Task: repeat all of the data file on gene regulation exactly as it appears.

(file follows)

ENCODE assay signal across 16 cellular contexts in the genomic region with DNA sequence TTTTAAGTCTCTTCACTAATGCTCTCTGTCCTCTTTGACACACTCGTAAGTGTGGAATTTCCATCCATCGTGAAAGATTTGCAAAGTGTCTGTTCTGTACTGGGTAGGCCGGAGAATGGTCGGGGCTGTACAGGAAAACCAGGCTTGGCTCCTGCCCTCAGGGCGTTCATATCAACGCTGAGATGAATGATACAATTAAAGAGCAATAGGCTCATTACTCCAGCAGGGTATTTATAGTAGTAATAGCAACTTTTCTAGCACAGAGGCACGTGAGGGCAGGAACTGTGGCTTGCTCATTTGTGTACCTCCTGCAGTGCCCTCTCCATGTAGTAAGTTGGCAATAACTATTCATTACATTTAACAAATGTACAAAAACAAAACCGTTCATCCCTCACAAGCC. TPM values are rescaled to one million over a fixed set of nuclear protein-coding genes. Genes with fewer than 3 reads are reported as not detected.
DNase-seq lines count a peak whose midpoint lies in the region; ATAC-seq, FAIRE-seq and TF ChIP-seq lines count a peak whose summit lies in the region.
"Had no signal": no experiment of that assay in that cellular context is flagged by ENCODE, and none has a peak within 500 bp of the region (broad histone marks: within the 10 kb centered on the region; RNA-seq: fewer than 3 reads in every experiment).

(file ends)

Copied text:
ENCODE assay signal across 16 cellular contexts in the genomic region with DNA sequence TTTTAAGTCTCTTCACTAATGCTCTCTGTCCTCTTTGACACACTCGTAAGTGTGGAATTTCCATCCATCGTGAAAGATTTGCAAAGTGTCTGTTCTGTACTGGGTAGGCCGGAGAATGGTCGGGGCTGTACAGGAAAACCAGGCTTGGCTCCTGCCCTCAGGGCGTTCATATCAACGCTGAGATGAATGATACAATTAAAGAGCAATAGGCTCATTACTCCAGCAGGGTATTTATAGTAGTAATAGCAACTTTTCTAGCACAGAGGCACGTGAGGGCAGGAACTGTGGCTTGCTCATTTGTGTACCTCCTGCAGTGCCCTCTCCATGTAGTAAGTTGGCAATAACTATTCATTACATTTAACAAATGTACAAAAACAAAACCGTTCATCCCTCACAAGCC. TPM values are rescaled to one million over a fixed set of nuclear protein-coding genes. Genes with fewer than 3 reads are reported as not detected.
DNase-seq lines count a peak whose midpoint lies in the region; ATAC-seq, FAIRE-seq and TF ChIP-seq lines count a peak whose summit lies in the region.
"Had no signal": no experiment of that assay in that cellular context is flagged by ENCODE, and none has a peak within 500 bp of the region (broad histone marks: within the 10 kb centered on the region; RNA-seq: fewer than 3 reads in every experiment).